We Boys Together: Teenagers in Love before Girl-Craziness by Jeffrey P. Dennis. Nashville, TN: Vanderbilt University Press, 2007, x + 283 pp.
Feminist Performance Art
When a woman appears on stage, her body too often speaks for itself. It becomes the object of the gaze, an object of desire. Feminist performance artists attempt to disrupt the cultural associations with the female body. They extend their bodily capabilities through cybernetic technology; they practice body modification; and they enact the abjection of the female body. This article will explore whether or not it is possible for these artists to control the way their bodies are perceived on stage.
Embracing Contamination in Twentieth-Century Crime Fiction
In Powers of Horror (1982), Julia Kristeva suggests that the corpse is ‘the utmost in abjection. It is death infecting life’. This categorical statement, while not intended for the genre of crime fiction, nonetheless does much to explain the power and appeal of the twentieth century’s most successful fictional formula. For Kristeva, the abject is ‘the in-between, the ambiguous, the composite’ (4); it is experienced as an encounter with ‘an other who precedes and possesses me’ (10) and it is ‘a border that has encroached upon everything’ (3). Borders both defend and confine. They are the necessary limits that protect the subject from psychosis, and they are that which deny us our desired return to a lost imaginary plenitude. Kristeva’s abject evokes seepage, it speaks to the instability of borders, and the impossibility of the pristine, the firm, the uncontaminated. And it is just this sense of unavoidable defilement, this tension between the maintenance and collapse of cultural and social boundaries, that underpins both the crime genre and our fascination with the form.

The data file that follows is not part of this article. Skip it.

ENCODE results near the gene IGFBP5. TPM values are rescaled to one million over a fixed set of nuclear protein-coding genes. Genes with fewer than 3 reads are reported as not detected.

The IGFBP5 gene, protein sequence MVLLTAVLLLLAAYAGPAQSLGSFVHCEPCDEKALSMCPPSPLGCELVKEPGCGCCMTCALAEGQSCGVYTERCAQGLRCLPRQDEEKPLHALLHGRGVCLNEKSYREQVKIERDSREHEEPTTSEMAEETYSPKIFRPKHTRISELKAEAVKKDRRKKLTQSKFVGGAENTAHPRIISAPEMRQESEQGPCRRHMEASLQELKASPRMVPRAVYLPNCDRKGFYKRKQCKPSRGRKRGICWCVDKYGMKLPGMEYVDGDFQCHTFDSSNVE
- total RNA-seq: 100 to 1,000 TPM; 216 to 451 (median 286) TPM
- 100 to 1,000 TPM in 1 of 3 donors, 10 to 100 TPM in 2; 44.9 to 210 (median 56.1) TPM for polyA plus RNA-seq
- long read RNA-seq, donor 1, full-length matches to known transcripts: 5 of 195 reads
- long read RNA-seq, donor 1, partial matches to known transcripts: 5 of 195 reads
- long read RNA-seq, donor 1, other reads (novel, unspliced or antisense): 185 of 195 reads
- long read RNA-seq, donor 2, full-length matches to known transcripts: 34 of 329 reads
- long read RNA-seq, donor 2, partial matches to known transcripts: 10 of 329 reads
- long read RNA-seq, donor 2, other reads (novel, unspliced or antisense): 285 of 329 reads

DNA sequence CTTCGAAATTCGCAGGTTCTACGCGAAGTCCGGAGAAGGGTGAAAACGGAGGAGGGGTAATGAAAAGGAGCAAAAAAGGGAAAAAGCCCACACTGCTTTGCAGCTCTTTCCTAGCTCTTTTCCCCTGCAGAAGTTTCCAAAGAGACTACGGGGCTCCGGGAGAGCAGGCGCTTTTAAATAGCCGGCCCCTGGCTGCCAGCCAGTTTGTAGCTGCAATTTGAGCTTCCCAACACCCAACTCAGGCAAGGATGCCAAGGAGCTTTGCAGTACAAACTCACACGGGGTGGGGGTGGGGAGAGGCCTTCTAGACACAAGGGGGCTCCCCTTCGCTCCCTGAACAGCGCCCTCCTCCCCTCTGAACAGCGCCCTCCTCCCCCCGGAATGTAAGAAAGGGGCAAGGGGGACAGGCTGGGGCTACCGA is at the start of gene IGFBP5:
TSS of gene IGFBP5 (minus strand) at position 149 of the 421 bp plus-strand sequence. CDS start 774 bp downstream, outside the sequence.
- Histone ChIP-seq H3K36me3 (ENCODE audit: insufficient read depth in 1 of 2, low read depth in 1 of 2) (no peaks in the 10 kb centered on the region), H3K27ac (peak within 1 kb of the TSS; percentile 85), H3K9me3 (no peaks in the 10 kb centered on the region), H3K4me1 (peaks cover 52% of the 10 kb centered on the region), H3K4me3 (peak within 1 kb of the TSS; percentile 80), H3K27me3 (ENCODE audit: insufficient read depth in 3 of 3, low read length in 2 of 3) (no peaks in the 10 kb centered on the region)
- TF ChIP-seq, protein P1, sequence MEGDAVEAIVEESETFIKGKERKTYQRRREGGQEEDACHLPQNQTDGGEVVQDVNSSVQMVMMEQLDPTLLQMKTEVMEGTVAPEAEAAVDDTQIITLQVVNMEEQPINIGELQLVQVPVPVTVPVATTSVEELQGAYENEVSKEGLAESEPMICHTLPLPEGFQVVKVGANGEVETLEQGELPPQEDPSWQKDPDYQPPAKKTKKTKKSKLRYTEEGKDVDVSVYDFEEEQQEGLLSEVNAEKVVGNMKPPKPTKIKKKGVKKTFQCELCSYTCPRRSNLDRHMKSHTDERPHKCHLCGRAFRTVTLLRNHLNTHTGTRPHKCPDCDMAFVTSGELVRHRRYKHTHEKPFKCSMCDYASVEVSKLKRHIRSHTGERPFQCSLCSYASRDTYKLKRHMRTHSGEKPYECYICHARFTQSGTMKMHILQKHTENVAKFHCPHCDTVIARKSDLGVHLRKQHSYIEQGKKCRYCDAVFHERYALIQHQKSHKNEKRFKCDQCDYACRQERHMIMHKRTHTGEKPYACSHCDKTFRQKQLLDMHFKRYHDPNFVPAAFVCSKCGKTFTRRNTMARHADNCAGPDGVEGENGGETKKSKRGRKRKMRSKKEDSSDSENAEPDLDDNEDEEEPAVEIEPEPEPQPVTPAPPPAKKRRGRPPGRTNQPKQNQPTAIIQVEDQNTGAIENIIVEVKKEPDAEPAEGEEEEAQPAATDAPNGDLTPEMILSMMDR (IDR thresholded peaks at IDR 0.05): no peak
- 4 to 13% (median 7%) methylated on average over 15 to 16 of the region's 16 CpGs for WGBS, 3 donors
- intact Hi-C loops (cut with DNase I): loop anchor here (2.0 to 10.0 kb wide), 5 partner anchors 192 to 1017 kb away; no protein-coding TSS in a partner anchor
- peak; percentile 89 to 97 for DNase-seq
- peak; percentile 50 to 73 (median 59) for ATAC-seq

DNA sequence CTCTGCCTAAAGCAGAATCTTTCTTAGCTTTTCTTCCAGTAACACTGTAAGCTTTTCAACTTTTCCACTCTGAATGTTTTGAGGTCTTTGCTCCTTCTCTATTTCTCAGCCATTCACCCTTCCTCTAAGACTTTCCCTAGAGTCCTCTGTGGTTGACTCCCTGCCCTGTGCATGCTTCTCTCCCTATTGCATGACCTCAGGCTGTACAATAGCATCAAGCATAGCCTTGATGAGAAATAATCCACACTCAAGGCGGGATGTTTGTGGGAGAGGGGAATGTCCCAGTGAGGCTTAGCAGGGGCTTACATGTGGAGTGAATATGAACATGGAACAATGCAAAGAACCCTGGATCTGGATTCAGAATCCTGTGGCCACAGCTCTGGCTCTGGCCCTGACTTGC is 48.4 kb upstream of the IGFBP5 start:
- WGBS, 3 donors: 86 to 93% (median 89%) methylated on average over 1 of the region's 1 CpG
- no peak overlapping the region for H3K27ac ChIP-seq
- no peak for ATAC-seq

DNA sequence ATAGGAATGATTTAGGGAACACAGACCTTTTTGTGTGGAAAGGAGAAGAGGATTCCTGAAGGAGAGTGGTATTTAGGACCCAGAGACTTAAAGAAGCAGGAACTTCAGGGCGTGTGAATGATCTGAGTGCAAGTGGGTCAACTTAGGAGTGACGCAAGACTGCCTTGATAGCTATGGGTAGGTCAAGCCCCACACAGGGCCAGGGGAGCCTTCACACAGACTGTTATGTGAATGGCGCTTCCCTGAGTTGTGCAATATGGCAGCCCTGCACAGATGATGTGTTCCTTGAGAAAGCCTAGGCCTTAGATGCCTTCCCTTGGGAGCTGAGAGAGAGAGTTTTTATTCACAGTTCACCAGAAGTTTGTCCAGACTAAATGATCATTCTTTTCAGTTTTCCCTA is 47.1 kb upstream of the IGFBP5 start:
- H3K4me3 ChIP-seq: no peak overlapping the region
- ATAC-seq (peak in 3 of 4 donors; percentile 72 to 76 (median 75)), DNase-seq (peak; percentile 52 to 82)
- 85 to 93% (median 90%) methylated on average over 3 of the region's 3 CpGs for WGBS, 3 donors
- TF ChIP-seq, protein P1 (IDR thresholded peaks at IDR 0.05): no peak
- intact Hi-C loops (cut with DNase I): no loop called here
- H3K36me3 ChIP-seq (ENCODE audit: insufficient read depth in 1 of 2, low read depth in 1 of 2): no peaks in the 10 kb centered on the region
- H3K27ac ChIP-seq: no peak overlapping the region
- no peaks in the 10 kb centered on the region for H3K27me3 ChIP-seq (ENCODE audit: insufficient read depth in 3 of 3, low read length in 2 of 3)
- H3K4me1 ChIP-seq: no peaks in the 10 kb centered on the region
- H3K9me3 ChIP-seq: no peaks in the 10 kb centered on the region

A Symptom of Gender Inequality for Girls Living with Poverty
Zainul Sajan Virgi
Abject female intergenerational poverty is a systemic issue which denies girls the opportunity to access a higher quality of life because of poor health that results in under-development. The article focuses on the root cause-gender inequality-that is responsible for their inability to access adequate nutrition, particularly during their critical period of physical and intellectual growth and development. Their resulting sub-standard health has a bad impact on their school attendance. This article follows the lives of a group of ten girls between the ages of ten and fourteen years living in a peri-urban community outside Maputo. It outlines the importance of engaging girls, through participatory methodologies, and giving them the opportunity to express themselves, their challenges, strengths and ideas for possible resolution of the problem.
Neoliberal Failure, Fatness, and Disability in “King-Size Homer”
This article explores the archetype of the slob, narrowing in on its depiction in the episode “King-Size Homer” from The Simpsons (1989–), the long-running satirical animated series created by James L. Brooks, Matt Groening, and Sam Simon. More than simply analyzing what constitutes the slob, this article focuses on how the slob operates. Attention is paid to the enmeshing of fatness and disability. The undercurrent of neoliberal ideology that runs through the episode is made apparent. The article works intersectionally to understand the slob as being someone who is abject in a multitude of ways. Finally, it considers the topic of disidentification and the possibilities that it opens up for a better analysis and understanding of the episode. And throughout the article, the key themes of failure and the pursuit of failure are explored.